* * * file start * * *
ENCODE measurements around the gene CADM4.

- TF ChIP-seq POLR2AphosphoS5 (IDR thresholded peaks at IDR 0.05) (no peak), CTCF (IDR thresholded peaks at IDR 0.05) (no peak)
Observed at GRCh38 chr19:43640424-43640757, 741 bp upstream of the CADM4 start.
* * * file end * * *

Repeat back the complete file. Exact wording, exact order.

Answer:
ENCODE measurements around the gene CADM4.

- TF ChIP-seq POLR2AphosphoS5 (IDR thresholded peaks at IDR 0.05) (no peak), CTCF (IDR thresholded peaks at IDR 0.05) (no peak)
Observed at GRCh38 chr19:43640424-43640757, 741 bp upstream of the CADM4 start.